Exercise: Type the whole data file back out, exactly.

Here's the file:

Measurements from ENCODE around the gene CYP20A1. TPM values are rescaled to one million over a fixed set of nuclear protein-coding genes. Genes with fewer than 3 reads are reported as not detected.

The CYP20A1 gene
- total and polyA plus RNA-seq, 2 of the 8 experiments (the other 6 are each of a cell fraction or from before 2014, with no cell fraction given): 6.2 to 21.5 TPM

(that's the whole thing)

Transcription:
Measurements from ENCODE around the gene CYP20A1. TPM values are rescaled to one million over a fixed set of nuclear protein-coding genes. Genes with fewer than 3 reads are reported as not detected.

The CYP20A1 gene
- total and polyA plus RNA-seq, 2 of the 8 experiments (the other 6 are each of a cell fraction or from before 2014, with no cell fraction given): 6.2 to 21.5 TPM